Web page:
Electric car chargers in the U.K. were used 26,119 times during August, up from 12,939 in August 2015 and nine times the usage in August 2014, ChargePlace Scotland said.
Electric vehicle drivers appeared to favor rapid charge points, with many standard charge points not used at all.
Recent figures showed there were 3,575 electric vehicles licensed in Scotland, up from 2,050 the previous year.
There are 870 public and commercial charging points in the ChargePlace Scotland network with a total of 1,772 connectors or sockets between them, up from 694 charge points and 1,373 sockets a year earlier.
According to ChargePlace Scotland, the majority of public charge points will fully charge most electric vehicles in between four and eight hours.
Rapid chargers – which make up 18% of the charging total – can charge cars up to 80% in half-an-hour.
Despite the overall increase in usage, a quarter of charging points around the country were not used at all during August.
Of 76 charge points in Glasgow, 68 were used in August, while of 68 in Edinburgh only 46 were used at least once during the month.
The lowest usage was in Dumfries and Galloway where just eight of 20 charging points were used.
The figures were revealed as part of RAC Foundation analysis of data collected from the ChargePlace Scotland network. The data does not include domestic charge points.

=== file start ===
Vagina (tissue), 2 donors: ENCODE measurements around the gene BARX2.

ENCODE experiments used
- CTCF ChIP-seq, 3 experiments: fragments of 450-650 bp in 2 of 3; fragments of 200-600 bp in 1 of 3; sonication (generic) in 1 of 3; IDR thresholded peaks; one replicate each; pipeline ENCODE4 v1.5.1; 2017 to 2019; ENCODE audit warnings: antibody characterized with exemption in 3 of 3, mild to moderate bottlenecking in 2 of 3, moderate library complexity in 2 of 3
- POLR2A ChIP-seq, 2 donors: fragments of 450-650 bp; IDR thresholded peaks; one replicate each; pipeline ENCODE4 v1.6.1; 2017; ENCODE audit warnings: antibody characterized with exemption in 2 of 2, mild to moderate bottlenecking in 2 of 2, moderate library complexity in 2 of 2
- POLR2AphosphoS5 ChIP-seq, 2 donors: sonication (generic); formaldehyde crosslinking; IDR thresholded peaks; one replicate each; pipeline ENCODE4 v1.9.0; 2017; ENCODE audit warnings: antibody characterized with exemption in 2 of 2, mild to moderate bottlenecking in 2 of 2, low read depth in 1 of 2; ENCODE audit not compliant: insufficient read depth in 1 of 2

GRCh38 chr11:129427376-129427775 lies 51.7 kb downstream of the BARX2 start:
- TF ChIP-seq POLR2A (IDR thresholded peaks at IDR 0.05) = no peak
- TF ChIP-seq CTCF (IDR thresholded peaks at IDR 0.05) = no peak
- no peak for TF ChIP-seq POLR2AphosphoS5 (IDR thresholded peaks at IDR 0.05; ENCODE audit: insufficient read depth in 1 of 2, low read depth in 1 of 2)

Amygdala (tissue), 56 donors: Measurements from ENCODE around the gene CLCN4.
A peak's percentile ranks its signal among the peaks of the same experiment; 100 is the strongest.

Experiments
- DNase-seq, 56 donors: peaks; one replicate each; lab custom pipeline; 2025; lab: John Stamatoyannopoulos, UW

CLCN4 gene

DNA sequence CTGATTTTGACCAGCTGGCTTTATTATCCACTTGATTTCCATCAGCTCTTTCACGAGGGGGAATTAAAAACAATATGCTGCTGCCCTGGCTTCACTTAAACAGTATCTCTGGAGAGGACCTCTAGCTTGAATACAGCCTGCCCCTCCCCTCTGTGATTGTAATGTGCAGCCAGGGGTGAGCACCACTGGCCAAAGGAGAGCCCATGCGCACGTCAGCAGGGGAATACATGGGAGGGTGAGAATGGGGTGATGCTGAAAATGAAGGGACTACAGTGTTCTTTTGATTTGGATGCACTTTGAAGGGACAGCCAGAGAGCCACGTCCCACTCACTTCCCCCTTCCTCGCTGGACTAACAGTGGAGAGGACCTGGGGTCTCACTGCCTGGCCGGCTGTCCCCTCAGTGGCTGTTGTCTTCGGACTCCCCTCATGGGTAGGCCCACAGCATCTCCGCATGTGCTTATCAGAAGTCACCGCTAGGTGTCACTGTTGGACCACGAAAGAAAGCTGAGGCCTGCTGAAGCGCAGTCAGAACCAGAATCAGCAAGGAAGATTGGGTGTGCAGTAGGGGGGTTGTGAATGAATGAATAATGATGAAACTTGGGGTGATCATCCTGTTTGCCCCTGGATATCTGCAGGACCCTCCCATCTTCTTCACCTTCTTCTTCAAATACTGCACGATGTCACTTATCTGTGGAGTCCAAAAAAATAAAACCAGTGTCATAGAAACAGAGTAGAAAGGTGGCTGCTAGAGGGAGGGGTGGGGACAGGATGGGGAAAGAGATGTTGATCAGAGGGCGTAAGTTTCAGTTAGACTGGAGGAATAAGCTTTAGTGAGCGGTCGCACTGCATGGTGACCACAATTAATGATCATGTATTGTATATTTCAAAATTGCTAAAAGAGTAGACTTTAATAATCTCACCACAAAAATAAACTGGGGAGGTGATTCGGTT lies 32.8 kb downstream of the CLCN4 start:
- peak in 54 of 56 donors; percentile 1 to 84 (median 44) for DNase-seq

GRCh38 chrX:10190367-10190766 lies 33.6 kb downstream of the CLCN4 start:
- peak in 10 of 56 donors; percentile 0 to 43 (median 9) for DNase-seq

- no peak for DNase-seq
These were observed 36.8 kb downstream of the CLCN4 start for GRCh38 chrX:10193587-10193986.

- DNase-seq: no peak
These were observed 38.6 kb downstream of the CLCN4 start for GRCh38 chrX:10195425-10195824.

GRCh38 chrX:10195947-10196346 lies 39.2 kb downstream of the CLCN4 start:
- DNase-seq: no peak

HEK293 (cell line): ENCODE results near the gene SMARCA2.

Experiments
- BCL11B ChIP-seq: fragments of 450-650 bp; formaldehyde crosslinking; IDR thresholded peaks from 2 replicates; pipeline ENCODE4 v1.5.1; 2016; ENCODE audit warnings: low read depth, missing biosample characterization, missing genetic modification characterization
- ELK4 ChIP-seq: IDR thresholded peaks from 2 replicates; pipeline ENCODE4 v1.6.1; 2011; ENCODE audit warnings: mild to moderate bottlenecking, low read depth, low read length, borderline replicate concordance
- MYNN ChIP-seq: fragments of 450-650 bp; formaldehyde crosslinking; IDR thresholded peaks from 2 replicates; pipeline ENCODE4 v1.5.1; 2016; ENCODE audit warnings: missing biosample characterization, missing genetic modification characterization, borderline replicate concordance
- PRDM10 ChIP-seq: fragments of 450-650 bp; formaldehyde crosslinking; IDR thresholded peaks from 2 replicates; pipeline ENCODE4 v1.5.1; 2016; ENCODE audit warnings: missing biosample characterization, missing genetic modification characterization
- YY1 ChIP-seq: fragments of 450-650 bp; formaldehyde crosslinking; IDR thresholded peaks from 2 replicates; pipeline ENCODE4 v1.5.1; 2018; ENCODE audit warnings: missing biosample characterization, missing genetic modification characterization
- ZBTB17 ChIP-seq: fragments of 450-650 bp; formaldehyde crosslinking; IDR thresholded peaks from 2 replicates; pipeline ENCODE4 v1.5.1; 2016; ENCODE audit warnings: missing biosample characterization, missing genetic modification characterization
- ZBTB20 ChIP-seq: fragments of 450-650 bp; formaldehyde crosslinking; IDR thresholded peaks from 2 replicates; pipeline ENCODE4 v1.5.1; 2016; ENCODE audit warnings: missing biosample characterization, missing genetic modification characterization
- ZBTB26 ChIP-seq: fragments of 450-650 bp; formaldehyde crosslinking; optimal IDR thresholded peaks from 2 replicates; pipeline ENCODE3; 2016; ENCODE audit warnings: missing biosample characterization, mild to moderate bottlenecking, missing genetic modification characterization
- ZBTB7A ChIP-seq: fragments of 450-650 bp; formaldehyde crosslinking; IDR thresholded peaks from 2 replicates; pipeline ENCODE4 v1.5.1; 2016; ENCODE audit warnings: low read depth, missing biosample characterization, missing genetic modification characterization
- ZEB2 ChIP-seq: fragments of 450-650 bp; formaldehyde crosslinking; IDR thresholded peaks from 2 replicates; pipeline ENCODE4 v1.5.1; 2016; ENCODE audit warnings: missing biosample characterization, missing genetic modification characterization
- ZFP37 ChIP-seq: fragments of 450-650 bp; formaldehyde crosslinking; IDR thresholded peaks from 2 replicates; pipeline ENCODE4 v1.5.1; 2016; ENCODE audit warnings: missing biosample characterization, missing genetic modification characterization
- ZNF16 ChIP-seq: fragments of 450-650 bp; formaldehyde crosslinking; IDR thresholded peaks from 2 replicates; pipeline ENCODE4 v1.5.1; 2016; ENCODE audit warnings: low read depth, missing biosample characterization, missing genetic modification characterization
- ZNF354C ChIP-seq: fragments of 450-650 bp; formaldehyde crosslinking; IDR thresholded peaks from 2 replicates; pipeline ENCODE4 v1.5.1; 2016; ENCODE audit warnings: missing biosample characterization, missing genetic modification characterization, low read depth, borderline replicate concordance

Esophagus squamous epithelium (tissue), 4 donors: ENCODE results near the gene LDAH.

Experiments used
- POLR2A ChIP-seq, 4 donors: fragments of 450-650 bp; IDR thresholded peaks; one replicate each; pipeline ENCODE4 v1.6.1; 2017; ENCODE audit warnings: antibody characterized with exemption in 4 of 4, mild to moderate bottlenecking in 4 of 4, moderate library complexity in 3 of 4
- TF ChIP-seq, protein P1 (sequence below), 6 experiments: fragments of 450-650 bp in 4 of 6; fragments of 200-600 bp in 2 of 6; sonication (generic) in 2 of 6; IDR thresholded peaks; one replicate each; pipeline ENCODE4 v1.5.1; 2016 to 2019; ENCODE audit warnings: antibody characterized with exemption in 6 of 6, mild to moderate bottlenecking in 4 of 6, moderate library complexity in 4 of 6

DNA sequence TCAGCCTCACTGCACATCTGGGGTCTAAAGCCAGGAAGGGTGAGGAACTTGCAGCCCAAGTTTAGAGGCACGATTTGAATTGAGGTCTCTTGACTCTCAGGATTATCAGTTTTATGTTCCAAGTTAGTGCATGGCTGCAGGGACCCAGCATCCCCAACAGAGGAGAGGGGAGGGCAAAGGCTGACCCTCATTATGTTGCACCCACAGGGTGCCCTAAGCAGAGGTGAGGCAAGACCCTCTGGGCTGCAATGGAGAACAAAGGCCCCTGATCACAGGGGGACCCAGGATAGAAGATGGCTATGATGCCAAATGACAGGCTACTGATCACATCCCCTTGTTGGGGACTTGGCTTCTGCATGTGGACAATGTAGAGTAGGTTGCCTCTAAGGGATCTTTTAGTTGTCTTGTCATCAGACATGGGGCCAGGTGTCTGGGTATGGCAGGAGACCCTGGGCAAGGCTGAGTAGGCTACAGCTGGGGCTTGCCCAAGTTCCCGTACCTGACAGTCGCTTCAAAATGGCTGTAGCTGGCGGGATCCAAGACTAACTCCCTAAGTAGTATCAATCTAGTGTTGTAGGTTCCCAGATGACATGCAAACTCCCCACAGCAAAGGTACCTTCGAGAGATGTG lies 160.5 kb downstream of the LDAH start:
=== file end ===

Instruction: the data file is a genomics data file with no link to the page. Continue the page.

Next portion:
Steve Gooding, director of the RAC Foundation, said: “They say that when it comes to buying a house, location, location, location is everything.
“So it goes with electric charge points. Facilities need to be in places where people will use them.
“But there’s something more. The evidence suggests that it is rapid chargers that are getting a disproportionate amount of use, which bears out the view that improving the convenience and speed of ‘filling’ up with electricity is mission critical to the wider take-up of these vehicles.”
WWF Scotland director Lang Banks said: “Independent analysis has shown that for Scotland to meet its future climate change targets, one in three cars, and half of all buses, will need to be electric by 2030, in line with the long-term need to phase out fossil-fuel vehicles entirely.
“The Scottish government’s forthcoming energy strategy and climate action plans provide the ideal opportunities to bring forward the policies needed to deliver such a transformation.”